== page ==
When I wrote about Doctor Zhivago, I said, “David Lean is a name I should probably be a lot more aware of than I am.” Well, I guess I was all talk back then and didn’t learn my lesson. Because since then, I still haven’t actively sought out any of his work, and I haven’t even really read up on his IMDB resume. But it turns out, he’s one of those directors who’s movies you’re gonna see, and you’re gonna be blown away way by, whether you consciously seek them out or not. Because without knowing who made it, I got another David Lean boot in the ass by randomly deciding to watch the 1946 version of Great Expectations.
It’s the early 19th century, and young boy, Pip (Tony Wager) is living with his mean sister and her loving, humble blacksmith husband, Joe (Bernard Miles) after the death of his parents. While visiting their grave one night, he’s accosted by a convict, Magwitch (Finlay Currie) who has just escaped from a nearby prison ship. Under threat of murder in the night, Pip later steals food and brandy from his sister’s pantry and deliver’s them to the convict. But it’s not long before Magwitch is recaptured by the authorities and sent back to prison.
A few months later, Pip is summoned to the home of local rich, crazy bitch, Miss Havisham (Martita Hunt). Broken hearted after being left at the alter decades earlier, Miss Havisham has lost her shit and adopted a young girl, Estella (Jean Simmons) with the sole purpose of bringing her up to break men’s hearts. The plan shows early signs of success when the young Pip develops an everlasting crush, right before Estella is sent away to finishing school in Paris.
Years later, with Pip now a young man played by John Mills, and apprenticing as a blacksmith to Joe, a London lawyer named Jaggers (Fancis L Sulliven) informs Pip that he’s been chosen by an unknown party to receive a significant allowance and move to London where he will become a gentleman. Once in London, Pip becomes fast friends with dandy fop Herbert Pocket (Alec Guinness), and meets the now adult Estella (Valarie Hobson). He has money, friends and is in pursuit of his dream girl, but it can’t stay rosy forever.
Great Expectations is one of those stories that you probably know without ever reading the original book or even seeing one of the seemingly dozens of movie adaptations. I know I’ve never read the Charles Dickens book, and I don’t think I’ve ever seen any screen version, apart from bits and pieces of Alfonso Cuaron’s modern day version from the late 90s. Yet, I knew the story beat by beat. And even then, none of that stopped me from loving every second of Lean’s Great Expectations, even being surprised throughout. It doesn’t matter how old or familiar a story is, it’s how that story is told that makes it entertaining.
It’s a similar realisation about Lean that made me appreciate this movie even more as well. His version of this story is close to 70 years old. The technology used to make this moves is more than half a century obsolete. The acting approaches of every performance are an old fashioned style that hasn’t been relevant in decades. And anything innovative then has been imitated, replaced and run into the ground dozens of times over in the years since. But none of that matters. Somehow, every choice Lean makes still feels fresh, ground breaking and game changing.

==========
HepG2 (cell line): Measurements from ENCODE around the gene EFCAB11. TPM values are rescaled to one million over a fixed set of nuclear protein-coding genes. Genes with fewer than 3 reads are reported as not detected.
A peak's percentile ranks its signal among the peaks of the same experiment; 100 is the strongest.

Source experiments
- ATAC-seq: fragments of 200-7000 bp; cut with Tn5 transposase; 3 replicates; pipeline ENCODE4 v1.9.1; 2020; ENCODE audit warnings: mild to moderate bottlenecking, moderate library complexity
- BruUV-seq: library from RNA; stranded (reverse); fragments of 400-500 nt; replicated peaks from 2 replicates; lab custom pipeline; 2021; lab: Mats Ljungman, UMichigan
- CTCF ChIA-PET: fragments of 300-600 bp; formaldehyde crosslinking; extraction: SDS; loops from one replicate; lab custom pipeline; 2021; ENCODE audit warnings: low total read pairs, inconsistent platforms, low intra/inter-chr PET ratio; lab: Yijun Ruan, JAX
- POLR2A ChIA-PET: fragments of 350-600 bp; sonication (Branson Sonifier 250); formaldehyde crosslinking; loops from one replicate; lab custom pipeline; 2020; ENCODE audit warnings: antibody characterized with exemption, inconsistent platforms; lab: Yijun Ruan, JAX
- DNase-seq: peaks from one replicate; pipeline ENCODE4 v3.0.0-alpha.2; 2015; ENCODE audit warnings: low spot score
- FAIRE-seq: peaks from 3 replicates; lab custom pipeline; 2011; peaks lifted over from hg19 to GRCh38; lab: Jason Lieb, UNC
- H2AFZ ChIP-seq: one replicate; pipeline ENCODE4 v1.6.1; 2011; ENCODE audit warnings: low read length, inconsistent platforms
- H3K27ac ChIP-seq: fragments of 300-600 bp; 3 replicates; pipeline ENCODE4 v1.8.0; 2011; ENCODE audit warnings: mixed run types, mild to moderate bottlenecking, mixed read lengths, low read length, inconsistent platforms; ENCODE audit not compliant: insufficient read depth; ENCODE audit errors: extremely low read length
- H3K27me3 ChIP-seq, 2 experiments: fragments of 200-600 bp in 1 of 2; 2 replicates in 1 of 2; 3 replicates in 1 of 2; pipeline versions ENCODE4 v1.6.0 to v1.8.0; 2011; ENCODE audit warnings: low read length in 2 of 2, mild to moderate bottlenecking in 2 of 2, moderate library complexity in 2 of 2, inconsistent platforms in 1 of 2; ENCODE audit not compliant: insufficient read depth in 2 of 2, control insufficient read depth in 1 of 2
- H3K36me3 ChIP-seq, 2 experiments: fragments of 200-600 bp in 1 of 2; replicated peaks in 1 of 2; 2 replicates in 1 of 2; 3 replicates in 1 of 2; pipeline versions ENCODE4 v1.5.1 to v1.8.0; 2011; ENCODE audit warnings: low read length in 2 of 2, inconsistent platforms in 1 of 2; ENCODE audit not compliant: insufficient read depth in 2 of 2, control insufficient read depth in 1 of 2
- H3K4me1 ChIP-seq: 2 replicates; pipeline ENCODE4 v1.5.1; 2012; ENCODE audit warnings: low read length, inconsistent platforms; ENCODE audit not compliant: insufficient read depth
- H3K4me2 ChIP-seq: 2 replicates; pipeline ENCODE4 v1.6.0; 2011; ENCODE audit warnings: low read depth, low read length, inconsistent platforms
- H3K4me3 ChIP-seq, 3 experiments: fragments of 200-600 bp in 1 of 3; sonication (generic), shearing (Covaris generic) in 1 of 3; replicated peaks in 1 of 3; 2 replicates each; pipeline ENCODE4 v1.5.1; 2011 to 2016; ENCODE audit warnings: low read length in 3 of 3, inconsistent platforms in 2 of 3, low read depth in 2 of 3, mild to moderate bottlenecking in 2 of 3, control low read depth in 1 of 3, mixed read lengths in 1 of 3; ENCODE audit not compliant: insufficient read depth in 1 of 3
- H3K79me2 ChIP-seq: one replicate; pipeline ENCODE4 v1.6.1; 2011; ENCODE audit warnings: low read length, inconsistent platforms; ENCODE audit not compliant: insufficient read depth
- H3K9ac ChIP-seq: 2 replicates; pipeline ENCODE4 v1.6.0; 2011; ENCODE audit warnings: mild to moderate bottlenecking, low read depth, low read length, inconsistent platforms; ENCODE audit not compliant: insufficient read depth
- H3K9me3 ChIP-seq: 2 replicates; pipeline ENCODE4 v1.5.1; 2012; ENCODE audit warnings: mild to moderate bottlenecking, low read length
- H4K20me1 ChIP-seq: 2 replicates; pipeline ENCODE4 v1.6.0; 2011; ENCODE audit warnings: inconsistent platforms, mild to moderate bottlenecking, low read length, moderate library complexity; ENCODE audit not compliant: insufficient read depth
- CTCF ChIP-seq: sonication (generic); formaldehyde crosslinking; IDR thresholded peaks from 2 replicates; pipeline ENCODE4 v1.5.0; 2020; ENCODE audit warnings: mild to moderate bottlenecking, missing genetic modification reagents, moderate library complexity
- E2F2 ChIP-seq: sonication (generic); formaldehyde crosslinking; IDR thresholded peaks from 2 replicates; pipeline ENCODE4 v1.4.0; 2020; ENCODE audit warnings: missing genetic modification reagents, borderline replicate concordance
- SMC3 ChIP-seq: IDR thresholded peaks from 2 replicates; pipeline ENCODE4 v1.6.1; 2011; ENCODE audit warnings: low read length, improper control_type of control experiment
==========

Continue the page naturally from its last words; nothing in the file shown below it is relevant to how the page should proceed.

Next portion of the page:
The lighting especially in Great Expectations is a real stand out. The way this movie uses light (or lack of), shadows and silhouettes adds so much to every single scene. It somehow stood out to me often, but never distracted me from the story. Only ever adding to the mood.
Acting wise, this is a crazy young Alec Guinness who maybe hadn’t figured it out yet, but his haminess came off as kind of endearing. And Bernard Miles was either the greatest actor in the world, or the absolute worst. But his stilted, awkward, deer in head lights work as Pip’s adoptive father is the kind of thing a woman would describe as adorable. But because I’m a red blooded bloke, I have no idea what word to use.
The only criticism I have of Great Expectations is that it’s a little too short. It’s rare for me to think that of a movie that comes in just shy of two hours, but this is a story I could have had plenty more of. At its rushed pace, the relationships suffer a little. None of the loves or betrayals feel quite as earned as they should. An extra 20 or 30 minutes overall would have given each relationship just that little bit more gravitas.
I’ve said it before, but this time I really mean it, I really need to dig deeper into the filmography of David Lean. When I decided to watch Great Expectations, I assumed it was going to feel like home work. Watching a classic, just so I could tick it off a list of classics, never to be thought of again. But every single minute of it was just so great that as happy as I was to be watching it, I was also angry at myself for not seeing it before now. And for not tracking down every David Lean movie.